They are more accustomed to the barnyard than the backyard.
Sporting hoofs, horns and feathers, they jostle for space beside the cages of domestic dogs, cats and rabbits that find their way to the Sydney, Australia headquarters of the RSPCA.
But unlike their fellow animal refugees, these chickens, goats, calves, pigs, ducks and geese are more likely to be euthanised because it is harder to find them homes.
RSPCA chief veterinarian, Dr Mark Lawrie, said stricter council rules were partly to blame for the influx of livestock.
``There are increasing complaints of noise pollution,and local government rules now put limitations on the keeping of animals like birds,'' Dr Lawrie said.
``Roosters, for instance, are inherently noisy they tend to crow. Hens are a better option for rehoming in the city.
``But then again it's a bit much to rehome them in a townhouse in Abbotsford the neighbours would be throwing bricks through your windows.''
Dr Lawrie said most of the RSPCA's hard luck cases tended to come from the poorer fringe areas of Sydney where animals were often neglected.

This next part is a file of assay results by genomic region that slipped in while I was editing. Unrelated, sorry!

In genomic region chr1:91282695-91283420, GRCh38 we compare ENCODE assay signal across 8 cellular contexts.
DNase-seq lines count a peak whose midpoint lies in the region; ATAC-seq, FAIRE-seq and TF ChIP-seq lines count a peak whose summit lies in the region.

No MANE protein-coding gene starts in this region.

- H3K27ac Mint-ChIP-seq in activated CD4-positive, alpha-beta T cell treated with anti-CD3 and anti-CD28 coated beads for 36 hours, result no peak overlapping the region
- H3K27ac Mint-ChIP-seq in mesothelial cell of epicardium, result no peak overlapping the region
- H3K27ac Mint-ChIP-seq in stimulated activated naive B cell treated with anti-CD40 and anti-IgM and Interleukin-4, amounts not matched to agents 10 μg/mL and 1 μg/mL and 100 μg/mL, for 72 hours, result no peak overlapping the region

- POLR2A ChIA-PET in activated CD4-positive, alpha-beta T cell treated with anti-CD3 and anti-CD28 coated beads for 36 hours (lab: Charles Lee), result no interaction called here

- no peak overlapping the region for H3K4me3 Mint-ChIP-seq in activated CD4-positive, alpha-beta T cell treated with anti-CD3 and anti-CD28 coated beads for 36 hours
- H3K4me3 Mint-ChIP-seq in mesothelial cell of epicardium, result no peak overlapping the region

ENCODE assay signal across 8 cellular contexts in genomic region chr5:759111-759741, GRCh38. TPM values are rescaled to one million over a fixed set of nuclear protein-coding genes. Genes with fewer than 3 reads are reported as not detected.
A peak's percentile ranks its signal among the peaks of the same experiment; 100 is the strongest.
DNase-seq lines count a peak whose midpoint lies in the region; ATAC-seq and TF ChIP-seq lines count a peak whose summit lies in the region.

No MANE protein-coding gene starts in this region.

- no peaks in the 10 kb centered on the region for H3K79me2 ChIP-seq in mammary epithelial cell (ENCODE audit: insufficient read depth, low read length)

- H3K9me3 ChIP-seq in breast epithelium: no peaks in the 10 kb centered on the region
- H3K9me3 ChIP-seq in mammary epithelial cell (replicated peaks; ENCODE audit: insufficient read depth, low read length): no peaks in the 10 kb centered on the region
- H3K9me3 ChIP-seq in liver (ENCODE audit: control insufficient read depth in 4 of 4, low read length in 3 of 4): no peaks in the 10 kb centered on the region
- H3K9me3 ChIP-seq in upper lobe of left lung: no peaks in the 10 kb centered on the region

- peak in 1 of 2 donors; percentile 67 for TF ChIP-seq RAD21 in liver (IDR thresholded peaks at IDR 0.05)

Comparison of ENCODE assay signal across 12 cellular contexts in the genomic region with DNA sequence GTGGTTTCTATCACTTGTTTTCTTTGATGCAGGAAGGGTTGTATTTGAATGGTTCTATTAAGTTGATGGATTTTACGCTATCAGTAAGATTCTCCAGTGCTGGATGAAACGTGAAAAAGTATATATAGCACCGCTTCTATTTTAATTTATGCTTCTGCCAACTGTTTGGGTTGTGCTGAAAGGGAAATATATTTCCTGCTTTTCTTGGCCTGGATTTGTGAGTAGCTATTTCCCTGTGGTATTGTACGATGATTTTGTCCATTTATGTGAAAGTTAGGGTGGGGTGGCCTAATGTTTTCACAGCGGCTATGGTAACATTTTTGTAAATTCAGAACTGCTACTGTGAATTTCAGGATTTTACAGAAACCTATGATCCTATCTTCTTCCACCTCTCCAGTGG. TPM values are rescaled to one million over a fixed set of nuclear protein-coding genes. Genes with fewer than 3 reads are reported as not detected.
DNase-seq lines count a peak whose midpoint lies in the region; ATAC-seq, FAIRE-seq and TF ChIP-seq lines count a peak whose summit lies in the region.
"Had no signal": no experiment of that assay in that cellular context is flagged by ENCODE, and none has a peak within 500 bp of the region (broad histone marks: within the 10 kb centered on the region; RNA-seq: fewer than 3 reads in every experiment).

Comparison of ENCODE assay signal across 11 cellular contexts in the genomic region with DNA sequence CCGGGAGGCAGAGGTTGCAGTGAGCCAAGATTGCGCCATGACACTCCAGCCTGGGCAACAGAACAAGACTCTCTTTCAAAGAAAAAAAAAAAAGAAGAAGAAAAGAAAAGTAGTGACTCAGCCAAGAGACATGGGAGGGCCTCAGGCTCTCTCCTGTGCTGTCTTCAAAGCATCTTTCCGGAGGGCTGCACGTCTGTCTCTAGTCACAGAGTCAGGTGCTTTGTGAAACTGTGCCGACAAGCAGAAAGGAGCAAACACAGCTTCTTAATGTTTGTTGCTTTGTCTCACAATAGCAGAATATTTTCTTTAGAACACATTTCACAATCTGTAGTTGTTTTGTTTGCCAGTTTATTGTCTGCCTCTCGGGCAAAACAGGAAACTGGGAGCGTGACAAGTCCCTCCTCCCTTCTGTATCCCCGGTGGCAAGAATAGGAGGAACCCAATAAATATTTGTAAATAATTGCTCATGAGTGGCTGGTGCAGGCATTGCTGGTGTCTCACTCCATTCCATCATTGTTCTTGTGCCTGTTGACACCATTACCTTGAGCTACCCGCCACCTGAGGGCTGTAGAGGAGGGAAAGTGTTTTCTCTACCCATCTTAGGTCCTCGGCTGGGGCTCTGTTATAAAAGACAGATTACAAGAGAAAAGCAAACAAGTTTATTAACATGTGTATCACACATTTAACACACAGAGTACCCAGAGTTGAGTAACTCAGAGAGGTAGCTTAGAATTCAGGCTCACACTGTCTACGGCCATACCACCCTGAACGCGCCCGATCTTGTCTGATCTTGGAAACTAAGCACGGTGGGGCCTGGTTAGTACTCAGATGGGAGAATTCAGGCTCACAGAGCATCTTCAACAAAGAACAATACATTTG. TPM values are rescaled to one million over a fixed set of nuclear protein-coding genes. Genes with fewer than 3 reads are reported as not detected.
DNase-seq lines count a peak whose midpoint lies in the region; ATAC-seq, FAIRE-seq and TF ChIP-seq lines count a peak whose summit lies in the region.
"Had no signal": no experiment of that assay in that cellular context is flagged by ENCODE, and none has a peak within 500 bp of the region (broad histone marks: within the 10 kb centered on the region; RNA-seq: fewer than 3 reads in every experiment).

Take Jimmy the kid (as in goat) for instance. He was found by the side of the road at Picton in NSW barely three days old, huddling next the the corpse of his dead mother, a road accident victim.
Or Toby the Murray Gray calf, who was rescued from a home on Sydney's urban fringe suffering from severe joint infections. His owners surrendered him during a routine RSPCA inspection.
And then there is Ginger the pig. RSPCA carers suspect she may be an escapee from a commercial piggery who managed a Babe-style escape to the big city as a piglet. Or perhaps she was owned by someone enchanted with her as a baby who turned her loose
when she outgrew the confines of a suburban backyard.
``The animals come from a number of different
sources,'' Dr Lawrie said.
``Where they come from before they arrive here, who knows? Some literally fall off the back of a truck during transport. We often see animals during inspections that we take into care, some of which we have to humanely look at putting to sleep.
``Sometimes we'll visit properties that have been abandoned and we bring the animals in that have been left roaming around. Other times people can no longer afford to keep them and they are surrendered.''
Naturally the hardest part of the job for staff is putting down the animals, which have ended up at the shelter through no fault of their own.
``It's difficult. We don't like putting animals to sleep, but it all gets down to space. We hold what animals we can, but if we can't find homes for them we have to put them to sleep,'' Dr Lawrie said.
``They need to go to places where people know what they're taking on and have the time and space to care for them.
``Animals like pigs need a bit more forethought. You just can't have them in the city. It's alright when these animals are little, but one day they do grow up.''